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  • Laura Isenberg

Understanding Your Financial Statement


Being able to read your business' financial statements is an important part of being a business owner. Knowing what to look for and how to analyze certain numbers on the balance sheet or income statement on a given day helps you get a sense of how your business is doing and will help you to make better decisions and meet your goals.


The balance sheet will provide you a picture of your company's position at a certain date. It gives you the detail of the Assets, Liabilities and Shareholders’ Equity at that specific point in time. The balance sheet is integral when planning and setting goals.


Cash is the first indicator your company’s financial position. If a company generates a lot of cash it is often an indication that they are doing a good job of meeting customer expectations and getting paid in a timely manner. A low cash balance should raise a red flag, some companies can run with a low cash balance but this is not a common occurrence. Looking at how your assets are split between current and non-current gives you a picture of how solvent your company is. Current assets are any assess that can be converted to cash within one year, i.e. cash, inventories, receivables.


Liabilities are classified as current and non-current, similarly to assets. Any liabilities due within the next year would be considered a current liability. When planning and setting goals looking at current assets compared to current liabilities can tell you if you are in a good position to pay your short term liabilities and payables in a timely manner.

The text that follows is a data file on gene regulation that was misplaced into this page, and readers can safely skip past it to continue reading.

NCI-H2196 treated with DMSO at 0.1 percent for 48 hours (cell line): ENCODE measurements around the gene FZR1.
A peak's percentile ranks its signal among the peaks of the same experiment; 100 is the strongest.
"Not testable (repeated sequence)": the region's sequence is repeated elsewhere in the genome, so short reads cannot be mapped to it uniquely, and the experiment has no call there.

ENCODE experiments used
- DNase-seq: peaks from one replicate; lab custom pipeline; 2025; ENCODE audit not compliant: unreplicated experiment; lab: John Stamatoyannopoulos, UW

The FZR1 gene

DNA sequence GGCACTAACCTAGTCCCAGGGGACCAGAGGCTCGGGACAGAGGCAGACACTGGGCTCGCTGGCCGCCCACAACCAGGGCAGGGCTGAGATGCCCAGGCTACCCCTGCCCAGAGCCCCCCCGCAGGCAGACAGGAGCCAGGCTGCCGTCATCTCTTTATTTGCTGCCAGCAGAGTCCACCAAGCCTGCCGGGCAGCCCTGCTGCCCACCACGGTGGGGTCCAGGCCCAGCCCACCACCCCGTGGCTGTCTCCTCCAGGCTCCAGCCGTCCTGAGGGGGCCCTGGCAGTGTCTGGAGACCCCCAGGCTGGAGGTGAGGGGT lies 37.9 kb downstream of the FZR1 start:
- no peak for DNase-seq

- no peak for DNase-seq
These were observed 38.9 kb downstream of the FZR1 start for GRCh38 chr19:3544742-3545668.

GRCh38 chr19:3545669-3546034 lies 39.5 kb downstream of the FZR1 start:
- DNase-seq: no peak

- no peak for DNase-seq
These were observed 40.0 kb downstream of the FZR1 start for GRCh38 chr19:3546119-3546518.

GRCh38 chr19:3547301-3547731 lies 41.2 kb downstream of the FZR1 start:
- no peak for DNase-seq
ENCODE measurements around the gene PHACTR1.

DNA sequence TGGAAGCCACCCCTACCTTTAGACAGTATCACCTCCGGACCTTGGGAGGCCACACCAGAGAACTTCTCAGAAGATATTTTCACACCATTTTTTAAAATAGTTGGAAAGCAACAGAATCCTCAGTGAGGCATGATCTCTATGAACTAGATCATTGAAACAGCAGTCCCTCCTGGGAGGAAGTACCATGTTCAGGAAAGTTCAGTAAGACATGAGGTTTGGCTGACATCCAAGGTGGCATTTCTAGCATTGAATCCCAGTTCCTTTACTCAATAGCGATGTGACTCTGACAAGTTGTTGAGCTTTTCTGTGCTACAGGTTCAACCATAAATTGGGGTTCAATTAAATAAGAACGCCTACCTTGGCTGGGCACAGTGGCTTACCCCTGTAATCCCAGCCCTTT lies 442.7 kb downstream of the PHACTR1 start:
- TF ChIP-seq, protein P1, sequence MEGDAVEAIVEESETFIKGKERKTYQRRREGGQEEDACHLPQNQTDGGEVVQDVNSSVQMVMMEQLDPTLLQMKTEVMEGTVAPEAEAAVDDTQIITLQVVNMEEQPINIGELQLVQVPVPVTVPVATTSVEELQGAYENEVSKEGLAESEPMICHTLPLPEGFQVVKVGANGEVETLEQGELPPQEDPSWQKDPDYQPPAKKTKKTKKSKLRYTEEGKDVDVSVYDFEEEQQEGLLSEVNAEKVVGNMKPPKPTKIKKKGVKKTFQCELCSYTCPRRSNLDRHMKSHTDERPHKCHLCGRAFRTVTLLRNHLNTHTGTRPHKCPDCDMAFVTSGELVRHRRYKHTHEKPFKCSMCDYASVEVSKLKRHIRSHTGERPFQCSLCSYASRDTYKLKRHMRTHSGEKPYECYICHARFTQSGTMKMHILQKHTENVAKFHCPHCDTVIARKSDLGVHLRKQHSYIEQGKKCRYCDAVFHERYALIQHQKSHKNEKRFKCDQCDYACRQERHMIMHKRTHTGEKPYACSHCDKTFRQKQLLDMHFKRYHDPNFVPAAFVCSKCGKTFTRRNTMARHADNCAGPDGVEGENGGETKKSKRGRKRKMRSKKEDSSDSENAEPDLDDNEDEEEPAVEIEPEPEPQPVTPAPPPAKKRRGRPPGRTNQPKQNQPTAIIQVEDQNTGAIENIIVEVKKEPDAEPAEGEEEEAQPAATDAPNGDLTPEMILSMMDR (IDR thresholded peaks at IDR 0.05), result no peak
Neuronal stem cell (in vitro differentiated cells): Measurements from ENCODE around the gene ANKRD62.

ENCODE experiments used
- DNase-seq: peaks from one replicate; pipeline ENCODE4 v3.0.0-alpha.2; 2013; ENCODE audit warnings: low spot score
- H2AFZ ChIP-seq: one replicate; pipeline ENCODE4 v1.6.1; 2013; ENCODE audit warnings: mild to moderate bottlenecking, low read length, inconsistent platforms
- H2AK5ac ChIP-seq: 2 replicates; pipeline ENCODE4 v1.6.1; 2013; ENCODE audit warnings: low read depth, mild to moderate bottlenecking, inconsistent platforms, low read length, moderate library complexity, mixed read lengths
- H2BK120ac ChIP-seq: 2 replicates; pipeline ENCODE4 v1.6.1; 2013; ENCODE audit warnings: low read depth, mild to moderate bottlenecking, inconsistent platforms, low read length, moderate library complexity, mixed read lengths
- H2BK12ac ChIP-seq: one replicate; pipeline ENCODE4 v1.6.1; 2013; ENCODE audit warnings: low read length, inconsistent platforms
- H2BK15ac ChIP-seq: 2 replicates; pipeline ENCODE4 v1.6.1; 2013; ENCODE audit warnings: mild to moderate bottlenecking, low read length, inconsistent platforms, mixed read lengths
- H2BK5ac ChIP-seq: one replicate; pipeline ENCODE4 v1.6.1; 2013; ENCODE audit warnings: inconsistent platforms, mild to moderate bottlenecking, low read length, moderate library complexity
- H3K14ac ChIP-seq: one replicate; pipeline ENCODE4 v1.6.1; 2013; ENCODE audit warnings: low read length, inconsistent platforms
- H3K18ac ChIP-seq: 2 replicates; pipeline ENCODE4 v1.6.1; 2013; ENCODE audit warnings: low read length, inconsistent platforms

Equity represents how much shareholders/partners/owners have claim to in the company. Paid-in-capital shows you the initial investment that was made in the company. Retained earnings represents the cumulated earnings you have chosen to keep invested in the company rather than taking as distributions or dividends.


The income statement will provide you a picture of your company's income, expenses, gains & losses over a period of time. This information is essential in tax planning as well as goal setting. It gives you a picture of the company’s financial footing and helps in timely decision making.


Your income statement gives you your sales or service revenue, cost of goods sold, general and administrative expenses and other income and expenses. All these items break down into your net income or loss. By comparing your current income statement for the current period to prior periods you can gage how well your company is doing and help in budgeting. Comparing your income statement this way can also allow you see which expenses you may be over spending compared to prior years.


There are other aspects of financial statements including the cash flows which focuses on cash inflows and outflows, schedules of costs of goods sold and other expenses which give more details on expense, and notes to financial statements. All of these help you as a business owner make business decisions on a day to day basis. Being able to read and analyze these numbers will help you to make better decisions on how to spend smart, budget and set goals to help your business thrive.


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